Wednesday, October 22, 2008
COLUMN: RIP QC-Leader
AAAAAAAND SO WEEE COOOOOME... TO THE ENNNNNNND... OF... THE ROOOOOOOOOAD...
It's a good thing Boyz II Men released that song, 'cause I stink at the sappy stuff. But today, the sappy stuff is sadly an obligation of sorts.
You're holding in your hand the very last issue of the QC-Leader. The closure came as a bit of a shock to us all, but given the current state of the economy, I suppose it's not particularly surprising. Still, it's almost like a death in the family.
I was an unemployed college grad in 1995, and I'll admit it, kind of a mess. I'd been supporting myself by DJ'ing at a night club on the weekends, but the club had just gone belly-up and I was completely jobless and reasonably helpless. That was when I bumped into an old friend, Nikki Zeger, who told me about an opening in her department -- selling classified ads for the Moline Dispatch Publishing Co.
"Ohh, I doubt I'd be any good at that," I remember telling her. My only sales experience up to that point was working behind the counter at a record store, and I'd been canned from there after forgetting to lock the place up one night. But Nikki assured me that it was a fun and relatively easy gig, and I figured it'd be a temporary way to pay the bills while I sorted out my life.
Well, apparantly I was the only sane person to apply, because I somehow got the job. Thirteen years later, I'm still at that "temporary" job. Once I realized what a great company I had lucked into, suddenly that desk chair started getting pretty doggone comfy. Still, there was something missing.
Word had eventually gotten around the office about my unhealthy obsession with pop culture, and thusly I'd been called upon to write a few entertainment articles for the paper. It was fun, but nobody knew my REAL passion. I wanted a column. I wanted a column SOOOO bad. Each week, I would read our columnists with an envy and jealously almost criminal. Eventually, I figured I had two choices.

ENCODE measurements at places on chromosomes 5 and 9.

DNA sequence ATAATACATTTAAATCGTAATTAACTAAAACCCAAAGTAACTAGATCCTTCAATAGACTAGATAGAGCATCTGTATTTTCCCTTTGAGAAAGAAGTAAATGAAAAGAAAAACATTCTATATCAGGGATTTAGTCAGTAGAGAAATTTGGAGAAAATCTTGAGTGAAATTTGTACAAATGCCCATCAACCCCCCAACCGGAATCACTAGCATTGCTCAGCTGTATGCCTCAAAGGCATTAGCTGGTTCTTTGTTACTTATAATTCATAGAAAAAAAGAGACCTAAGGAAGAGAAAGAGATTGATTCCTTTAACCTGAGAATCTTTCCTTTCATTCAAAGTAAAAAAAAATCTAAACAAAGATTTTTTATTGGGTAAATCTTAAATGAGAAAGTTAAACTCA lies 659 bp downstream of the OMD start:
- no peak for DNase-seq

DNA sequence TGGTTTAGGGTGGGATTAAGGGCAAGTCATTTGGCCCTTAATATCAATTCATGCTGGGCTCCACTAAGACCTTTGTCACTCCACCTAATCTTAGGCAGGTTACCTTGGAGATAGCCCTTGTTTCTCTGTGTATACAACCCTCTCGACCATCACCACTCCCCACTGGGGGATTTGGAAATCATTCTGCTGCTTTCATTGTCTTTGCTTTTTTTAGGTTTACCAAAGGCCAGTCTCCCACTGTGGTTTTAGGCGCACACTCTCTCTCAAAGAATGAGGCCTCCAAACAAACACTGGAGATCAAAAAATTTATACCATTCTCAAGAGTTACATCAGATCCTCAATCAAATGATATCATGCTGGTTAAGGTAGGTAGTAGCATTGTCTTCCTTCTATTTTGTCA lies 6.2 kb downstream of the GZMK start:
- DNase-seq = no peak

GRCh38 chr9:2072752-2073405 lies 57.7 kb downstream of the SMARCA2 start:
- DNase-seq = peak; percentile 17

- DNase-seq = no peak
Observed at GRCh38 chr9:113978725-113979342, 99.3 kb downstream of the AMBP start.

(1) Kill current columnists Sean Leary or Johnny Marx. This seemed impractical, plus I'd kinda miss the dorks. Besides, I pass out when I see blood, so I think I'd be a sucky murderer. Ergo, I settled on (2): Inundate our editors with sample columns and pleas.
I'd done this two or three times to no avail. Each time, I was told that they liked my stuff, but it just wasn't the right time or right fit. I'd resigned myself to despondency when the great Russ Scott asked me if I'd ever tried submitting anything to the Leader.
Wow, I'd never really thought of that. To a Rock Islander like me, the Leader was kind of the forgotten stepchild of our family of newspapers. It was a great publication, don't get me wrong, but it only came out to Iowa -- and only once a week. Surely they had a crowded pool of material to draw from every issue, right? Still, I fired off a couple sample columns regardless. Two hours later, the call came.
"So," said the voice of Leader editor Michael Romkey, "Can you start this week?"
And for that week and the 204 that have followed, it's been my pleasure and honor to come into your homes. Why ANYONE would care about the ramblings of a hopeless slacker is still beyond me, but I've been truly humbled by your support over the years -- even YOU, crazy cat lady who writes me all the time. My only hope is that maybe I got to serve as a momentary distraction to the suckier bits of life.
And now its time to put the old girl to bed. It turns out that the only thing more expensive than a gallon of gas these days is, apparantly, newsprint ink, which has risen in price some 35% this year alone. Seriously. Look at your hands right now. See that ink smudge? Your thumb's now worth, like, $1.40. That kind of a price hike just makes it impossible to effectively circulate a free paper every week.
Some people point to the internet as the downfall of the newspaper industry. I think that's a load of hooey. While it's true that even I get most of my national news online, there will ALWAYS be a need for local news and a guide for community events, and there will ALWAYS be businesses that need to advertise their products to the local market. Advancing technologies aren't spelling the end of our business, just a new way to DO that business. The future might be different, but it IS still bright.
In the meantime, though, we are losing a dear friend in the Leader. I hope you've enjoyed reading it as much as we've enjoyed putting it out every week. For those of you who can, I strongly encourage you to call up and get an affordable subscription to the Dispatch or Rock Island Argus, where I'll continue to amuse/annoy you every Sunday. If not, check us out online and say hi every once in a while.
I leave you with the Beatles, who once said, "And in the end, the love you take is equal to the love you make," even though I have NO idea what that's supposed to mean. Still, it's appropriately sappy. I think.
The Leader is dead. Long live the Leader!